Released in 2010 – thereby predating that *other* Frozen movie – Frozen proved that Adam Green (Hatchet) can do horror as well as he can do horror-comedy. A confined film set in one location, it centers on three friends who get stuck up on a ski lift over a long weekend. With little protection from the elements, they’re forced to fight for survival – and it’s no help that hungry wolves are waiting down below.
Understanding that the horror of the situation means nothing if we don’t care about those three characters, Green’s script fleshes them out in such a way that we genuinely do. Joe, Dan and Parker feel less like horror movie victims and more like real human beings, which makes their fight – against both the elements and the wolves – one that is equal parts intense, horrifying and heartbreaking.
If there’s any main character in the film it’s Parker, the sole female of the group, who is played by Emma Bell (The Walking Dead). And it’s a brilliantly-scripted and incredibly well-acted monologue from Bell’s character, during the height of the film’s intensity, that seals the deal on Frozen being one of the most emotionally devastating horror films in recent years.
Those who’ve seen the film surely need no reminder of what scene I’m referring to, but for anyone who hasn’t, there’s a moment about an hour into it where Parker realizes she probably isn’t going to survive much longer. In that moment, all she can think about is her puppy, and she opens up to Joe about the absolutely heartbreaking thoughts that are racing through her mind.
Tears running down her face, Parker expresses her sadness not about her own death but about the impact it will have on her dog, who is sure to be waiting by the door for her to come home. The dog won’t understand that Parker has died and will think she simply abandoned her, she says, and is likely to eventually die of starvation. It’s something all pet-owners would think about in that situation, making it one of the most genuine moments in horror history.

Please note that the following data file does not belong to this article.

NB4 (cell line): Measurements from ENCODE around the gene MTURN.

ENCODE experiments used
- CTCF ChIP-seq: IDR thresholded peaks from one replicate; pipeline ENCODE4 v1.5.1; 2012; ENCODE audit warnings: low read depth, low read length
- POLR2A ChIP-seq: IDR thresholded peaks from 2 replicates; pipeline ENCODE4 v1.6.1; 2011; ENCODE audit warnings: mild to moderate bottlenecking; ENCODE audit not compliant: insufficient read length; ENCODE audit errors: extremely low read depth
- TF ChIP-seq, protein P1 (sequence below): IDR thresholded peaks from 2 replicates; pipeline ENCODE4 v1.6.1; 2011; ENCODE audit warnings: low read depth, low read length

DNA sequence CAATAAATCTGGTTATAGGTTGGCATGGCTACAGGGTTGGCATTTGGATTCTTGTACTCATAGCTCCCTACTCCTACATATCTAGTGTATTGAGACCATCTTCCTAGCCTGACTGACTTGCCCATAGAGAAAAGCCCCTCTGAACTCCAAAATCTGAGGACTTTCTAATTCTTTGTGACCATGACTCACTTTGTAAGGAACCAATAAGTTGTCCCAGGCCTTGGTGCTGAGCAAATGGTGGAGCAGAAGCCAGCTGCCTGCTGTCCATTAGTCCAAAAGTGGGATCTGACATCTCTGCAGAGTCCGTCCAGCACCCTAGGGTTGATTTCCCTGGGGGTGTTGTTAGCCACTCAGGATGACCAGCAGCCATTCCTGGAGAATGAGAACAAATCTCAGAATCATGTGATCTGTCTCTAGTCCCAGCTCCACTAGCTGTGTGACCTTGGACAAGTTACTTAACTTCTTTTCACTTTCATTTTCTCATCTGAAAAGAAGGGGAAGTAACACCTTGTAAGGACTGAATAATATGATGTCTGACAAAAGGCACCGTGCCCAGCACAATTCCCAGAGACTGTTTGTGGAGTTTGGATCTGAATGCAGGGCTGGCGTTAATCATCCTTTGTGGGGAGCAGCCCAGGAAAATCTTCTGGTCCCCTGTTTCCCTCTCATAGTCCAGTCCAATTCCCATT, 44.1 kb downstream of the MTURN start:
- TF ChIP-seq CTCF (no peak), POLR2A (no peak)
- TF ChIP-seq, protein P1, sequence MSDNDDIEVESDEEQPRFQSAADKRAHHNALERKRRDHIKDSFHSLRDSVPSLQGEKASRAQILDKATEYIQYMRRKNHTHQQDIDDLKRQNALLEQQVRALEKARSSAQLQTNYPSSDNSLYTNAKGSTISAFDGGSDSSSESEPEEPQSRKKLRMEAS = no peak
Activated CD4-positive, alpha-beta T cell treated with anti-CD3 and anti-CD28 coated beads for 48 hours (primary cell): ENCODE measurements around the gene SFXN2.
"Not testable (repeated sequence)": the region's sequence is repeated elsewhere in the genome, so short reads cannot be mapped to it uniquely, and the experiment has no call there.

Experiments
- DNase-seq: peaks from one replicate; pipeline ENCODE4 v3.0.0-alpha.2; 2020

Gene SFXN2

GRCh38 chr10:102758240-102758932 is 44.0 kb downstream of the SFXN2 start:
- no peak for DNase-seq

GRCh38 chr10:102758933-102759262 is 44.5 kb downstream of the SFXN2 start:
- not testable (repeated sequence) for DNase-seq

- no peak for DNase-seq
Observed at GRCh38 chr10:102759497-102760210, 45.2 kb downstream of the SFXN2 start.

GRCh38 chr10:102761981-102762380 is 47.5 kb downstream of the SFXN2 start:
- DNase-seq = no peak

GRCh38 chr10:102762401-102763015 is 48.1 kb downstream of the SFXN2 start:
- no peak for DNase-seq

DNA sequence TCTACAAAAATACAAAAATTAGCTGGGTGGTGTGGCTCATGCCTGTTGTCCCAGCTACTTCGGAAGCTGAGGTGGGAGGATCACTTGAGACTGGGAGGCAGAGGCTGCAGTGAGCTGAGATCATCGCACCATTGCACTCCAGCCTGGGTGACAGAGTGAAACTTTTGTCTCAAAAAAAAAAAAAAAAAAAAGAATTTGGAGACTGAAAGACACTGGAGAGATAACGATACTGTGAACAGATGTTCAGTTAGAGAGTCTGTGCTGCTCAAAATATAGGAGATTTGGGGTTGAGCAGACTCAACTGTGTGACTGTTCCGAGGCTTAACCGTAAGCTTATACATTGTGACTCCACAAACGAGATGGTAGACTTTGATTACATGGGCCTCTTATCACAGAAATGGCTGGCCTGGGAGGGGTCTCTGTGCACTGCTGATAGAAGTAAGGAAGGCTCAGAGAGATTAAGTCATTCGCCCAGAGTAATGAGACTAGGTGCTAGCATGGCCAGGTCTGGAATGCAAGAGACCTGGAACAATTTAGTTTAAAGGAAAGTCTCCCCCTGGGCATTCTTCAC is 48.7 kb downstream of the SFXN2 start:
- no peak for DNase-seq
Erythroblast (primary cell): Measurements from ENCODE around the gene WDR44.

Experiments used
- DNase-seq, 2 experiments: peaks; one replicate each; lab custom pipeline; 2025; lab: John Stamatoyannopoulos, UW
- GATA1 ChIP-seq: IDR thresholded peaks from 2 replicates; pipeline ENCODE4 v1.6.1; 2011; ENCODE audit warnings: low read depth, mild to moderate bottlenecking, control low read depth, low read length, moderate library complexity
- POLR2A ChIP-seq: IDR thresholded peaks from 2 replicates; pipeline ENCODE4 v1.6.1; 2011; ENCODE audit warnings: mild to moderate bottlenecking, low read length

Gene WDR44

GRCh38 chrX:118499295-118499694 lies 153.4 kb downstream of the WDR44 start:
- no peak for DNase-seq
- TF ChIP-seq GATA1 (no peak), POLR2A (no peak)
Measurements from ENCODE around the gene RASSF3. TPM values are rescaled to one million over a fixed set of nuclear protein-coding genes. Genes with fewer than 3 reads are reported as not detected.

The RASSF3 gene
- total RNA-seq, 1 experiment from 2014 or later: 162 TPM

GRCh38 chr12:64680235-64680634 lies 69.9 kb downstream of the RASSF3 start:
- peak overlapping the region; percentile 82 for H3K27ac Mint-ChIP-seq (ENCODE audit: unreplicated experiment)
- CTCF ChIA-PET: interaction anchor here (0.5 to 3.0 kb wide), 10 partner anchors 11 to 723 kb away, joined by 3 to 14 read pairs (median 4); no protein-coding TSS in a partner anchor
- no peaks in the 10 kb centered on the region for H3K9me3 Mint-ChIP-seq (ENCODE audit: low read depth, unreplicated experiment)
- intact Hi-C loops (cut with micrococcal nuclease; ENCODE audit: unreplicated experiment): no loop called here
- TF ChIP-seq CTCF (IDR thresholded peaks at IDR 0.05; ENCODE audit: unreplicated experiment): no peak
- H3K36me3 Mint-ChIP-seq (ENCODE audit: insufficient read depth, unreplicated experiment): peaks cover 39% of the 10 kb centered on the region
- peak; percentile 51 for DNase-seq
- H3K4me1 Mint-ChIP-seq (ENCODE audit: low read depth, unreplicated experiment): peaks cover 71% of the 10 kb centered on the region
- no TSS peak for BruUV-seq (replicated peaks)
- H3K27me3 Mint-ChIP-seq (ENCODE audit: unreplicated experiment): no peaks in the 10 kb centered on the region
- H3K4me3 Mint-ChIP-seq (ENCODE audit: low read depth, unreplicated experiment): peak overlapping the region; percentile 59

“I just want to see my mom and my dad,” she ends the monologue, as the camera pans away from the characters and reminds us that they’re hanging in the midst of an utterly hopeless ordeal.
The monologue establishes something about the character that few horror movies have been capable of accomplishing: it establishes that this character exists outside of the situation being depicted in the film. Of course, as a fictional character, she doesn’t really, but in terms of making you feel like a main character is a real person, the dog monologue accomplishes that goal in an unmatched and totally powerful way.
Most horror movies, as I’m sure you’ve noticed, suffer from having one-dimensional characters that you can’t imagine existing prior to or after the events depicted in them, but Parker is a totally different story. I can’t think of any other horror movies that make us think about the impact a character’s death will have on characters that we never even actually meet, and Parker’s monologue allows us to relate to her on a whole nother level.
The true brilliance of the monologue, however, is that it doesn’t just make Frozen a better movie, but it somehow manages to accomplish the seemingly impossible task of adding another layer to ALL horror movies. I haven’t watched a horror movie since seeing Frozen where I didn’t think about that monologue, which has helped me to view characters as human beings who will be missed when they’re slaughtered – rather than people who were simply birthed as adults, for the sole purpose of dying horrible deaths.
Of course, most horror movies don’t actually earn this level of depth, but that simple monologue has nevertheless changed the way I watch them. Earned or not, I now try to put myself in each character’s shoes and think about the home life they’re about to unwillingly leave behind, and though sometimes it’s simply impossible due to awful scripts, the fact remains that Frozen made me think about something that never even crossed my mind, prior to that trip to my local theater in 2010.
In Frozen, Parker eventually ends up being the sole survivor of the ordeal, jumping to safety and evading the wolves. We need not see the inevitable reunion with her dog, or her parents, to understand how happy she must’ve been to return to normalcy, as that brief monologue resonates long after the end credits have rolled across the screen. An effective addition to the film, to say the very least.
The only thing that will truly matter, when the end is near, are the things we love most, be they our parents, our friends, our spouses or our pets. By addressing this simple fact in Parker’s monologue, Adam Green added an additional layer of emotional depth to both his masterpiece and, for those who were deeply impacted by it, the genre as a whole. If that’s not a powerful horror film, I simply don’t know what is.
By the way: happy fifth anniversary, Frozen!
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